by Barrie Jean Borich
We overdress, we migrants. We care too much how we look to you. We get it wrong. We ought to look as if we don’t give a fuck. We show up ridiculously groomed, bearing elaborate gifts, we are too formally grateful. We cringe in silent shame for you, when you serve yourselves first, don’t offer food or drink, eat before us without sharing, insult us without knowing.
We hold back in conversations. Don’t contradict so we don’t show up your crassness, your ignorance. You mistake it for a lack of intellectual confidence.
We absorb information without asking questions, because questions can be dangerous. Can make us stand out, can cost us jobs, visas, lives. We watch and copy. We try to please.
We change the subject when you say: $200 is not a large amount…
We travel in packs, a gaggle of geese squawk in strange tongues.
When I arrived in America, my eldest aunt said to me: The first thing you say when a man approaches you is: I. Have. Family. Everywhere. All. Around. Then he won’t think you’re unprotected. Try to take advantage of you.
It is the job of the migrant to protect the native from the discomfort of seeing inequality. To cushion and feed your sense of edgy hipness when you hang out with us, without challenging you too far.
A friend once gave my mother a scratched old Skeeter Davis record. My parents loved it – the lyrics encapsulated all their favorite philosophies. Only The Strong Survive. I Didn’t Cry Today. I’m Gonna Join The Family Circle Once Again. They hummed them for weeks. Country western is perfect migrant music – hardship and loss and suffering all wrapped up in sentimentality to make it bearable.
We feed you. Can’t eat or cook without offering you some because it’s in our bones. We try not to wince when we watch you throw food away – good food, fresh food that you haven’t thought to share with us. Sometimes we cannot bear it. We retrieve it from the bins. We try not to chew the bitterness.
We calibrate hunger precisely. Define ‘enough’ differently from you. Enough is what’s available divided by everyone present. We are incapable of saying, as you can so easily: Sorry, there’s not enough for you.
We are proud of how much we can do without, how little we can get by on. It is our strength, this ability – but you find it comic. Pitiable. Miserly. It makes you uncomfortable when we eat stems and peels, dry our clothes in the sun, repair rather than replace. You cannot distinguish austerity, living without waste, from deprivation.
I had a housemate who offered me her heavily-used bedding when she was moving out. It’s worn out, dirty, she said. I was going to throw it out. But you often find uses for things I toss, so I’m appealing to your sense of parsimony.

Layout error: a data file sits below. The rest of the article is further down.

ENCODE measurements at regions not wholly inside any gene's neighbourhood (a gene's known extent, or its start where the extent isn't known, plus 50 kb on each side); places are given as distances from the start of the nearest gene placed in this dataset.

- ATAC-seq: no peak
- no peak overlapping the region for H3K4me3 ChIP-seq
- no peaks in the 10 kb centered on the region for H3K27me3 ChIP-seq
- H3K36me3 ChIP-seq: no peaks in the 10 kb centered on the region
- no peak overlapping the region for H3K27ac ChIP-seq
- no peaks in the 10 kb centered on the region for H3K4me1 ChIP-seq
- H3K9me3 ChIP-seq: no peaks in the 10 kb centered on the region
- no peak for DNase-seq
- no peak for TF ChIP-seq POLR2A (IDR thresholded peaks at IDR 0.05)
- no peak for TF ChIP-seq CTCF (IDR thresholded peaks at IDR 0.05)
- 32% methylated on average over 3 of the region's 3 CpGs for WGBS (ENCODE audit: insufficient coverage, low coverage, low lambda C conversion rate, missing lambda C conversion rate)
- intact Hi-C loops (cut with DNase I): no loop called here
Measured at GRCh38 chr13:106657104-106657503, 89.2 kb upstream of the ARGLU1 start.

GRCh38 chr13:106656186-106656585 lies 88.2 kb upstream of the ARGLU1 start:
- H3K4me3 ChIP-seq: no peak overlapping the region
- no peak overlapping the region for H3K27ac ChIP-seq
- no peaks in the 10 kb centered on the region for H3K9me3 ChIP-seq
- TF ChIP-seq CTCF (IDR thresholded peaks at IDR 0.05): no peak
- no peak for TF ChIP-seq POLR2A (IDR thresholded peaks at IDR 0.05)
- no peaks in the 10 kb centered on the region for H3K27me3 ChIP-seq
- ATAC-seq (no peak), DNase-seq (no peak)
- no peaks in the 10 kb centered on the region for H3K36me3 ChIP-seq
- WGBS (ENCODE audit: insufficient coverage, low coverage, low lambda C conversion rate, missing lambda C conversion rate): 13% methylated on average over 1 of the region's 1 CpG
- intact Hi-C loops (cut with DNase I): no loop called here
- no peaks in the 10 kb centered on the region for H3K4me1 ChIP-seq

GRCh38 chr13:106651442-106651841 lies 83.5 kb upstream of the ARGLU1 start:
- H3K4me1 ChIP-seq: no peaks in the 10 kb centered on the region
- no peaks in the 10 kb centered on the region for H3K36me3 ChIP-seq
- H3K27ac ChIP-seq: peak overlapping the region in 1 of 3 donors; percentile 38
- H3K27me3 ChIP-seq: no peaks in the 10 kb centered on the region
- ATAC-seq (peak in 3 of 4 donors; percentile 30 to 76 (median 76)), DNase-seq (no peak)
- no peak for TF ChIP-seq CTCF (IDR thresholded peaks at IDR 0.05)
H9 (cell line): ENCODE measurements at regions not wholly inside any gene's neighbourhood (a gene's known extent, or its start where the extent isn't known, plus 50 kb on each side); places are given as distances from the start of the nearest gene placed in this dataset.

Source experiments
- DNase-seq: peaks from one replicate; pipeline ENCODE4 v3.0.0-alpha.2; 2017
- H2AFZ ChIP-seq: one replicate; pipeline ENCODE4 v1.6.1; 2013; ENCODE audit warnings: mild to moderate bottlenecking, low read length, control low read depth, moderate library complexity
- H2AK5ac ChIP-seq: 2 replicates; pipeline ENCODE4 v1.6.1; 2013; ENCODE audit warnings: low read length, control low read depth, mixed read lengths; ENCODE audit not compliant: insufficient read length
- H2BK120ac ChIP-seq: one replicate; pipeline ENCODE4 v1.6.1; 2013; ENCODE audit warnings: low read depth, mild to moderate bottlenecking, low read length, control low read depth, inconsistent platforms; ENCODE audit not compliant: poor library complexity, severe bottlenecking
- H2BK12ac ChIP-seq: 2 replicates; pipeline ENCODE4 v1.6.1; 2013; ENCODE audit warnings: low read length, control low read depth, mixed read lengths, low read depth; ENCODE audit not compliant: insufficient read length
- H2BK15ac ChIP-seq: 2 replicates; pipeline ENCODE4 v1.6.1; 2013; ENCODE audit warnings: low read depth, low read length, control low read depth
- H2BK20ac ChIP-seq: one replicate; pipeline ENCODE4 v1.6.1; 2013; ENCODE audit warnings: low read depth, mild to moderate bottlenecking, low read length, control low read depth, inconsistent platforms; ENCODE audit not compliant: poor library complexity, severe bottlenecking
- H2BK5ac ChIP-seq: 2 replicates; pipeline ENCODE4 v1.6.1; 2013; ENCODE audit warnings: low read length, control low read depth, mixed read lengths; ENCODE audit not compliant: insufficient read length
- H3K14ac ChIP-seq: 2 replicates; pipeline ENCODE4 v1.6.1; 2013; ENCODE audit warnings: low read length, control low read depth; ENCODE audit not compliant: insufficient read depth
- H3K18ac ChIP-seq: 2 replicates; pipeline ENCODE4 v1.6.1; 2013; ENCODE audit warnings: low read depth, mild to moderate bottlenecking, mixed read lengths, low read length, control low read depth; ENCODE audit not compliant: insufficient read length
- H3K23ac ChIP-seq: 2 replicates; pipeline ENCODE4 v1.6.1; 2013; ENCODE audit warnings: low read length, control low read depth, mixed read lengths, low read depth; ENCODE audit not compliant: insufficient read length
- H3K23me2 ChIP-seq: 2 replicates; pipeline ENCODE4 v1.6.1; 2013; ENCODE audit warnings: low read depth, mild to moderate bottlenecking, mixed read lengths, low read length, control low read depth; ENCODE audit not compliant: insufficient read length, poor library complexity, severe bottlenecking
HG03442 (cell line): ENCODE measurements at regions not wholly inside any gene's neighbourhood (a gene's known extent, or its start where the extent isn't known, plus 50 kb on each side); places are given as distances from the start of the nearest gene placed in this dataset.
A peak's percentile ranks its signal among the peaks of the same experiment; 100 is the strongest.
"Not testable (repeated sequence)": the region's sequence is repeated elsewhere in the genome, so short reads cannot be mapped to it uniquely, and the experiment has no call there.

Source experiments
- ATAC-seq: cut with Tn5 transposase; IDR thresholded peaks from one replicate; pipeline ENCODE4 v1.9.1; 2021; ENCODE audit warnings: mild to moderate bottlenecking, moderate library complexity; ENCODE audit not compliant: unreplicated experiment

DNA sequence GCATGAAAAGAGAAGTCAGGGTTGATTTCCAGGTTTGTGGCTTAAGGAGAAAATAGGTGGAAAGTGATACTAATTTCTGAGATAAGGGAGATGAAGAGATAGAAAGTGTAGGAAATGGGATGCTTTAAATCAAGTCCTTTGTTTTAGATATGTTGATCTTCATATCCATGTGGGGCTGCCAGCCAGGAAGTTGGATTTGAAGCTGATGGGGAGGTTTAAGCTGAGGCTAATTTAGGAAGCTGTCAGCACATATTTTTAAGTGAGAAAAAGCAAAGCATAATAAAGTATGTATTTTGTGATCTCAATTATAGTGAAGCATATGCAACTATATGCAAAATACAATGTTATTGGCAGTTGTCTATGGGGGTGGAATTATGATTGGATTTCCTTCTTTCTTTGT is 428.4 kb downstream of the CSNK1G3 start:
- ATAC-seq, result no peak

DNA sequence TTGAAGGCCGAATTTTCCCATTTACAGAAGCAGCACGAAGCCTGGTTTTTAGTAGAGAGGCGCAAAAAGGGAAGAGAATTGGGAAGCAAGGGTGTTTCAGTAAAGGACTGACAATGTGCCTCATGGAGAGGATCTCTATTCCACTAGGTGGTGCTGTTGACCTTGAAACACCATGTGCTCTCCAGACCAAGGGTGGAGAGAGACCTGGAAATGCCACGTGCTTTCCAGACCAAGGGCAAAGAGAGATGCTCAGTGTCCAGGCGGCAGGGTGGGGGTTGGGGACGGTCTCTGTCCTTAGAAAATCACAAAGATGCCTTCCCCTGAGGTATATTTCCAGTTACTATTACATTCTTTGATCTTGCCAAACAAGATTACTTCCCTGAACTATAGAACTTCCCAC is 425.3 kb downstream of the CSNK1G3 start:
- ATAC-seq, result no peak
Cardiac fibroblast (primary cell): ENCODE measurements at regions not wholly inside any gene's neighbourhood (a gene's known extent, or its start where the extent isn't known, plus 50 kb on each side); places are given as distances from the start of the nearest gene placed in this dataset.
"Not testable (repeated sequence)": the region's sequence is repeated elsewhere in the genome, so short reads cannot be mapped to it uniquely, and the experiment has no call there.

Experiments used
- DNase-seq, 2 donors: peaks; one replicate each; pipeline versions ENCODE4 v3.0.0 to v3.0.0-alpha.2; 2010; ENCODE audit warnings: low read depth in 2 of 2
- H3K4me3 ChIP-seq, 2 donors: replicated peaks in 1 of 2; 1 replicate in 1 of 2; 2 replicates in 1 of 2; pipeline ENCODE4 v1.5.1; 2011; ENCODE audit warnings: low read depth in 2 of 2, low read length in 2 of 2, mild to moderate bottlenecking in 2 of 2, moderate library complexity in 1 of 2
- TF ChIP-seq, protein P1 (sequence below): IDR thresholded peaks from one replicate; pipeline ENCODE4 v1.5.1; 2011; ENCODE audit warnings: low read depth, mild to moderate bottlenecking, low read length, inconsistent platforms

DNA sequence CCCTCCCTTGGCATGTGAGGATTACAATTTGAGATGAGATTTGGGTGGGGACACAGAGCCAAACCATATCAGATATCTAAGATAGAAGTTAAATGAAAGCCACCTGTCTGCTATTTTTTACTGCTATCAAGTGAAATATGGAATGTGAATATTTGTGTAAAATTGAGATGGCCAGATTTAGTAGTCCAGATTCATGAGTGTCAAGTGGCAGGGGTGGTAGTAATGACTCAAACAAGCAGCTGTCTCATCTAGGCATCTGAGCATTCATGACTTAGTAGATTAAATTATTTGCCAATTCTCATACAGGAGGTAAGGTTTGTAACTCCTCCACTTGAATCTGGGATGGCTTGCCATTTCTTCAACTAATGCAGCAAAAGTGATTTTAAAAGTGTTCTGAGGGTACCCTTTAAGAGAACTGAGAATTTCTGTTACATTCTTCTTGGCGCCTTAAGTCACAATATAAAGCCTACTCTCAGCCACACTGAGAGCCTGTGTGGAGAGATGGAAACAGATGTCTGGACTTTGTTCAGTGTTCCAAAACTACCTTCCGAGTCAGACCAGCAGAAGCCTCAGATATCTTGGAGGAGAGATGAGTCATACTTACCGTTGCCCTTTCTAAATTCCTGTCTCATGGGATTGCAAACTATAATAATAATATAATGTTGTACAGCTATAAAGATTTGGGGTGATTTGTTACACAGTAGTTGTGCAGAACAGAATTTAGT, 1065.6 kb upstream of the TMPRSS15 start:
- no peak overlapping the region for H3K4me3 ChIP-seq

A man I once dated offered me a broken lamp as a housewarming gift. I know you fix things, he said.
We admire your $65 haircut when you pay us $22 a day to raise your child. We love your children even when their strollers cost more than a year’s rent where we come from. We try not to wince when you let them treat food like another toy. Smile when you joke about how, as teenagers, they’ll do social justice work in Palestine. As if Palestine will never be anything more than a social justice summer camp for rich American teens with wanna-be radical parents.
We draw dignity around us like a cloak. Pull out our pride and wrap it round our necks like velvet. You’re so dignified you say, of our immobility to the spit in the face, the epithet on the street.
We feign interest in your artifacts, curios, fabrics and jewelry from your trips to India, China, Africa. When you tell us how cheap they were, but you bargained anyway because they expect you to. How hospitable people were, how generous, and you took it, said they were always welcome to visit you, knowing they will never visit you. Even if they saved for years for a plane ticket, they would not meet the requirements to enter your country.
Like addicts in recovery, we mourn lost time. The years that slipped away while we worked, saved, waited, for the visa, sponsor, entry permit. The years we read out-of-date textbooks for what we hoped to study, spent our precious savings on language lessons. Only to find when we got here that what we had learned was obsolete, our carefully practiced conversation too formal and stilted. That we had to start all over again.
We work three times harder, twice as long. We’re so eager to share what we know, to teach, to learn – we’re wounded and bewildered when it makes you back off. Mock our earnestness. We are comedy fodder for you, in our sweaty anxious passion for education.
There is a moment when we lose faith in the journey. When we’ve invited all the neigbours to dinner, and you have not invited us back. When we’ve told ourselves it’s not your culture, you don’t know how to cook, you’re embarrassed. But we are chilled and hurt, nonetheless. We start to close, to harden, to lock ourselves to our own people.
Shailja Patel is an internationally acclaimed Kenyan poet, playwright, theatre artist, and political activist. She is most known for her spoken-word theatre show Migritude. CNN characterizes Patel as an artist “who exemplifies globalization as a people-centered phenomenon of migration and exchange.” She divides her time between Kenya and the USA. Her book, Migritude, was published by Kaya Press in 2010.